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Public asked about churches’ viability

22 December 2016

Ash Mills

Snow on snow: visitors to Salisbury Cathedral view the “blizzard” in the Trinity Chapel, last weekend. The display was part of a community performance project, A Winter’s Trail, run by Hoodwink Theatre over two evenings, and included song and dance. It was overseen by the artistic director of Hoodwink, Stephanie Jalland, and the director of outreach and learning at the cathedral, Sarah Rickett

Snow on snow: visitors to Salisbury Cathedral view the “blizzard” in the Trinity Chapel, last weekend. The display was part of a community performance...

A GOVERNMENT review of the long-term sustainability of churches and cathedrals in the UK has called for evidence of their uses and pur­pose from the communities that they serve.

The English Churches and Cath­ed­rals Sustainability Review was com­missioned by the Govern­ment in March. Its objectives are to main­tain the fabric of church build­ings, improve their accessi­bility through regular repairs and renova­tions, and research “creative and innovative ways” of using the space more ef­­fect­­ively for the wider community.

A public consultation opened last Friday, and closes on 31 Jan­­uary. Participants are asked to complete a short survey identifying their rela­tionship with their local church, and their views on its sus­tain­ability.

Questions include: “How much do you agree or disagree that your local church building belongs to you?” and “In your experience, what are the main factors that would pre­vent a church building from being a financially sustainable resource for wider community activities?” Op­­tions listed are: a declining con­­grega­tion, lack of funding, lack of facilities, poor accessibility, and “No appetite for change”.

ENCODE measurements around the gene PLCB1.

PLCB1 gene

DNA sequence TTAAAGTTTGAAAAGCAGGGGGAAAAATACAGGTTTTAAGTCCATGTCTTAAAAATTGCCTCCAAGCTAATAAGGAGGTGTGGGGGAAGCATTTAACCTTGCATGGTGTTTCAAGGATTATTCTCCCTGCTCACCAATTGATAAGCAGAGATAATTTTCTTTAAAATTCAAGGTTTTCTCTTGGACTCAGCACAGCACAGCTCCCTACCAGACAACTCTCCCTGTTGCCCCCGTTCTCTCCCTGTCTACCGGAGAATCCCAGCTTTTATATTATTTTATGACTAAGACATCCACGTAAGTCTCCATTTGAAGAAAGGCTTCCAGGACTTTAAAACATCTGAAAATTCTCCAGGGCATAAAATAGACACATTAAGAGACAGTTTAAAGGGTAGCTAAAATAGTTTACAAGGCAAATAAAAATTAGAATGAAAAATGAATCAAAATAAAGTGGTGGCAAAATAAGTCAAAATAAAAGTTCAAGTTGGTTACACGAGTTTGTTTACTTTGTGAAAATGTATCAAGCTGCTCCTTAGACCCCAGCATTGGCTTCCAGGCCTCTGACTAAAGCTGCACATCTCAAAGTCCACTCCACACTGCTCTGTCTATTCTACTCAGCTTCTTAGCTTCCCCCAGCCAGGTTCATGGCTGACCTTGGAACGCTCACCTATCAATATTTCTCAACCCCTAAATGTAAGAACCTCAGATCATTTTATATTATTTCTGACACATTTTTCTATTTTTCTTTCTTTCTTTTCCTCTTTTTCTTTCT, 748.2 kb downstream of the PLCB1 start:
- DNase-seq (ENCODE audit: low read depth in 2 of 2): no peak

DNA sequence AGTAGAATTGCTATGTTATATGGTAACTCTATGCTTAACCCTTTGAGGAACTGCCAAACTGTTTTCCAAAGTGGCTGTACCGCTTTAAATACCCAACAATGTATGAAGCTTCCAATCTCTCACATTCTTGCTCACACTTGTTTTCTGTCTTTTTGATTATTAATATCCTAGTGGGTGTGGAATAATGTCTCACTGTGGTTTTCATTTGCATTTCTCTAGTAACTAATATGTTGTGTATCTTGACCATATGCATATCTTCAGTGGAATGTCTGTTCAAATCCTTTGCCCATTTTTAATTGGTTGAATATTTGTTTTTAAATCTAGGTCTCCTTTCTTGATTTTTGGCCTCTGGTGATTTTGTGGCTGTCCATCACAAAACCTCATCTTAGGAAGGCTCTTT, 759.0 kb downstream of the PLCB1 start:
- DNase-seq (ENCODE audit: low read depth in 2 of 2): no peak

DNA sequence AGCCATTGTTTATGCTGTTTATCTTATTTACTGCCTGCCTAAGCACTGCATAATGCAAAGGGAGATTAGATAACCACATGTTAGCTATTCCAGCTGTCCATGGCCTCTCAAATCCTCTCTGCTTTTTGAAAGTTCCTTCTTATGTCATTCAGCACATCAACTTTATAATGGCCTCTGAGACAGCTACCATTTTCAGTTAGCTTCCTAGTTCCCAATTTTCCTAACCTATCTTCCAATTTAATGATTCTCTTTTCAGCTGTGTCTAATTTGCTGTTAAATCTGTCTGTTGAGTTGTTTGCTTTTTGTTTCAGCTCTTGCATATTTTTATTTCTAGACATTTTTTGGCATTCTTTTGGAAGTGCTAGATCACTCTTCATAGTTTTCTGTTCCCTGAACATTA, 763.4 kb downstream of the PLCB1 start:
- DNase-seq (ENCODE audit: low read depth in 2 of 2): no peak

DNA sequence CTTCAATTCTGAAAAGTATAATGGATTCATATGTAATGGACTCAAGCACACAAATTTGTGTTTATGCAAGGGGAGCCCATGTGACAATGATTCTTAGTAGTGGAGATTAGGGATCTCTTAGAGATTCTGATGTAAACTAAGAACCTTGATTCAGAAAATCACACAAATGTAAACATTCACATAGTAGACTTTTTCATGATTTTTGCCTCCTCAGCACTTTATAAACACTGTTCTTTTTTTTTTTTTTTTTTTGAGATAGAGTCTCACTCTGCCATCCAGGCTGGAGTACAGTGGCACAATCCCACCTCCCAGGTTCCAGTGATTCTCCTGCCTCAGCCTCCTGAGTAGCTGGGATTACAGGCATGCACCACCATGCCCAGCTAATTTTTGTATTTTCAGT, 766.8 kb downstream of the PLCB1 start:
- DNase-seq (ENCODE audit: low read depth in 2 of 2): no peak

Participants can also suggest how their church can be “more closely integrated” with the community. The responses are to inform recom­mendations, due to be published by the review panel in the spring.

The 12 panel members, announced in October, include a trustee of the Churches Conserva­tion Trust, Sir Simon Jenkins; the Dean of Birm­ing­ham (and Dean-elect of Win­ches­ter), the Very Revd Catherine Ogle; and the lead bishop on church buildings, the Bishop of Worcester, Dr John Inge.

Dr Inge said this week: “The Church of England can be proud of the fact that we have been able to maintain our 16,000 parish churches without, until recently, any direct government funding.

“Our churches are arguably in a better state than they have ever been — those who doubt it should just take a glance at a few 18th-century prints [of churches in disrepair]. How­ever, we cannot be complacent, and we welcome the fact that the Government has initiated this re­­view.”

Bernard Taylor, chairman of the Royal Commission for the Exhibi­tion of 1851, who chairs the panel, said: “Cathedrals and church build­ings are amongst the most well-recognised and loved buildings of our national heritage, and need increasing levels of support to be maintained as assets for the whole community.”

A spokesperson for the Cathedral and Church Build­ings Division of the C of E said: “It is import­ant that as many people as possible share their ideas on the future of our collective church herit­age so that we can navigate the best path forward to secure these buildings for future generations.”

The Church Build­ings Review Group, chaired by Dr Inge, published a report last year (News, 16 October 2015) which sug­gested that the Church should ask the Government to find more money to support listed churches and ca­­thed­rals.

To give evidence visit: www.gov.uk/government/consultations/english-churches-and-cathedrals-sustainability-review.

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